After seeing Alvis Hermanis’s dismal new production of Strauss’s Die Liebe der Danae (at the Grosses Festpielhaus, July 31) I found myself wondering whether Strauss’s penultimate opera deserves even its occasional airings. Salzburg obviously feels a special affinity with Danae, whose 1944 premiere there was cancelled after the Nazi declaration of Total War (as a concession to the composer, it was allowed to proceed as far as the dress rehearsal). The premiere did finally take place a decade later, and the opera was subsequently revived at the festival in 2002. For his new production, however, Hermanis shows an almost perverse disregard for this history, stating in an interview that his aim ‘was simply to tell a musically and visually beautiful fairy tale’.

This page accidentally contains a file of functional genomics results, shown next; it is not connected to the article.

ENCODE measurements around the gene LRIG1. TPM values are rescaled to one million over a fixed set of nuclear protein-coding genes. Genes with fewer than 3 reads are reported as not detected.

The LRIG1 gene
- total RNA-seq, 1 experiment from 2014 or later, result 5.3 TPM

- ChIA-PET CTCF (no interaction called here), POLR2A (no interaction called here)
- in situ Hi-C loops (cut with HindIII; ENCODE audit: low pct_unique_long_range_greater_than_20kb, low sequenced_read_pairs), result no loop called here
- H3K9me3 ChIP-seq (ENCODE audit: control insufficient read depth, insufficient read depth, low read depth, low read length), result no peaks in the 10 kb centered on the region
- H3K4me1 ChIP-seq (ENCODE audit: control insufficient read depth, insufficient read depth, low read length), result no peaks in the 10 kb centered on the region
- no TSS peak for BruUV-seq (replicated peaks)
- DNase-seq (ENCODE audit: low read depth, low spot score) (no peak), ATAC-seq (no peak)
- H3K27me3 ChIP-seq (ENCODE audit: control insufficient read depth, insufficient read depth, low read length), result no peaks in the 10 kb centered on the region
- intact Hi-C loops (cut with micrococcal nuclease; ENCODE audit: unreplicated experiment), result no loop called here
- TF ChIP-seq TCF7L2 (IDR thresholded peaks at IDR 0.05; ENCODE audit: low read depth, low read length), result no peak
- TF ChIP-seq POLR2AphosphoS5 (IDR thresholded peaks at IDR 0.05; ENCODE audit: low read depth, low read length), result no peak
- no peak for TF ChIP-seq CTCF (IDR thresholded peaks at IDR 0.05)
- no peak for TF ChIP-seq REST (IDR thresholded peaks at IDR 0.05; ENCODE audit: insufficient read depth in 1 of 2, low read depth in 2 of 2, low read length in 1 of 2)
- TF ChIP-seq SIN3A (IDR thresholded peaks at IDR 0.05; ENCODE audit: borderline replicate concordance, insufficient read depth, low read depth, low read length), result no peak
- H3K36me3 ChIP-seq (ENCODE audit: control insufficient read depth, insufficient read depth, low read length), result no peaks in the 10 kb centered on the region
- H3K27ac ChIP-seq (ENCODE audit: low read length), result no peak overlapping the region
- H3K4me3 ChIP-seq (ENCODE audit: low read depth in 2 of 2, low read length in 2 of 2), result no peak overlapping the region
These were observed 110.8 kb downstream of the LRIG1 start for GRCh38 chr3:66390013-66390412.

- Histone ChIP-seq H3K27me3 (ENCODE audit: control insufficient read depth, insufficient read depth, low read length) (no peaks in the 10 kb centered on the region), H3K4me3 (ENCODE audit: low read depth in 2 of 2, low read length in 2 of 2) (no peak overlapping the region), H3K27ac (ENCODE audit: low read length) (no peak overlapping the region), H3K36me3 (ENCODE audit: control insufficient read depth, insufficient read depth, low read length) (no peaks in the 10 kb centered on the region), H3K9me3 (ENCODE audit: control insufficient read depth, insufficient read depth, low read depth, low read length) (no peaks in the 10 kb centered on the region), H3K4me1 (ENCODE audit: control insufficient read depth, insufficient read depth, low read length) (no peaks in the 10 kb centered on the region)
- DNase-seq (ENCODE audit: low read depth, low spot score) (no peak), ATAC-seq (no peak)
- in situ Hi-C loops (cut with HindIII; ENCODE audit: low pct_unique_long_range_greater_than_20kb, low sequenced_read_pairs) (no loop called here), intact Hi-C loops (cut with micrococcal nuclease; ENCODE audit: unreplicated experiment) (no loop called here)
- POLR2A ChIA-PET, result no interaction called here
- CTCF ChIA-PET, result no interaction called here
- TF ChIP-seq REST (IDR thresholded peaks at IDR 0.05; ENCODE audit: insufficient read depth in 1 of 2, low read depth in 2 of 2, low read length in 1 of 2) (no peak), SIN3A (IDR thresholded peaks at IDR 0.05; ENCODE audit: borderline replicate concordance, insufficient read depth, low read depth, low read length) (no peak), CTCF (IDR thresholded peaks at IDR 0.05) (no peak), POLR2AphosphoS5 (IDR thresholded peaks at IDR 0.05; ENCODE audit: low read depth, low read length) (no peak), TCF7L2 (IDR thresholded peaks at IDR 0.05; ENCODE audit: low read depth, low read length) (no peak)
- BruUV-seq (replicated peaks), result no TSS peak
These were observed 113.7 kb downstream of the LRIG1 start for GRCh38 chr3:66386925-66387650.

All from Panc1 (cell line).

Admittedly, he’s probably not far from the mark in saying that Danae ‘belongs to the aesthetic and mentality of Jugendstil, where the oriental-decorative and folklore meet modernity’, but there was no sense of that meeting with modernity in his production, which in its unreconstructed pursuit of the ‘oriental-decorative’ simply reduced Jugendstil to kitsch. The gentle seriousness of the piece and its all too politically relevant message regarding the pursuit of human love instead of untold wealth were lost in a riot of oversized comedy turbans and orientalist clichés, apparently employed without the slightest sense of irony. There was a real donkey in the final act (which elicited some quiet giggles from the first-night audience), a life-size white elephant to deliver Jupiter, not to mention a troupe of almost omnipresent female dancers, appearing in golden catsuits and a variety of other costumes that referenced everything from belly-dancer tassles to hijab and niqab (the choreography was by Alla Sigalova, the costumes by Juozas Statkevičius). The whole thing seemed to be pitched somewhere between L’italiana in Algeri and Las Vegas.